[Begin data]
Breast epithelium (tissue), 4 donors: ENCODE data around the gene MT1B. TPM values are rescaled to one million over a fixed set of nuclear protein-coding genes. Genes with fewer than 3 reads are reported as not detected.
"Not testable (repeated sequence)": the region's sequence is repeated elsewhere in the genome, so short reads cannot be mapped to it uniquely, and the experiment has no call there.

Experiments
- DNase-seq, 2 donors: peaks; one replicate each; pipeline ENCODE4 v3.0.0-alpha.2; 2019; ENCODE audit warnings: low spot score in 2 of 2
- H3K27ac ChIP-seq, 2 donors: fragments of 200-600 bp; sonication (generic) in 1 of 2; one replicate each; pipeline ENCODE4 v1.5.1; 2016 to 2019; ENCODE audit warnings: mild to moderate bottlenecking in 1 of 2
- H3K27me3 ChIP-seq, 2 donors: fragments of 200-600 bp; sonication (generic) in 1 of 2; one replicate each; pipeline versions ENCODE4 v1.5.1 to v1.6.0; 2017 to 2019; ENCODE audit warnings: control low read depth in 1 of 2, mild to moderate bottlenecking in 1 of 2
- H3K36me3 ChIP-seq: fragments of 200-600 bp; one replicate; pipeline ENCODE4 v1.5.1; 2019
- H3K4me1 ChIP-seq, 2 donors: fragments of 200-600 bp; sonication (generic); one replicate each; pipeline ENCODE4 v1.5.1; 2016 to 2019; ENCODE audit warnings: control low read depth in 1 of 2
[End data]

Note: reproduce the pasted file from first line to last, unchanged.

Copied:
Breast epithelium (tissue), 4 donors: ENCODE data around the gene MT1B. TPM values are rescaled to one million over a fixed set of nuclear protein-coding genes. Genes with fewer than 3 reads are reported as not detected.
"Not testable (repeated sequence)": the region's sequence is repeated elsewhere in the genome, so short reads cannot be mapped to it uniquely, and the experiment has no call there.

Experiments
- DNase-seq, 2 donors: peaks; one replicate each; pipeline ENCODE4 v3.0.0-alpha.2; 2019; ENCODE audit warnings: low spot score in 2 of 2
- H3K27ac ChIP-seq, 2 donors: fragments of 200-600 bp; sonication (generic) in 1 of 2; one replicate each; pipeline ENCODE4 v1.5.1; 2016 to 2019; ENCODE audit warnings: mild to moderate bottlenecking in 1 of 2
- H3K27me3 ChIP-seq, 2 donors: fragments of 200-600 bp; sonication (generic) in 1 of 2; one replicate each; pipeline versions ENCODE4 v1.5.1 to v1.6.0; 2017 to 2019; ENCODE audit warnings: control low read depth in 1 of 2, mild to moderate bottlenecking in 1 of 2
- H3K36me3 ChIP-seq: fragments of 200-600 bp; one replicate; pipeline ENCODE4 v1.5.1; 2019
- H3K4me1 ChIP-seq, 2 donors: fragments of 200-600 bp; sonication (generic); one replicate each; pipeline ENCODE4 v1.5.1; 2016 to 2019; ENCODE audit warnings: control low read depth in 1 of 2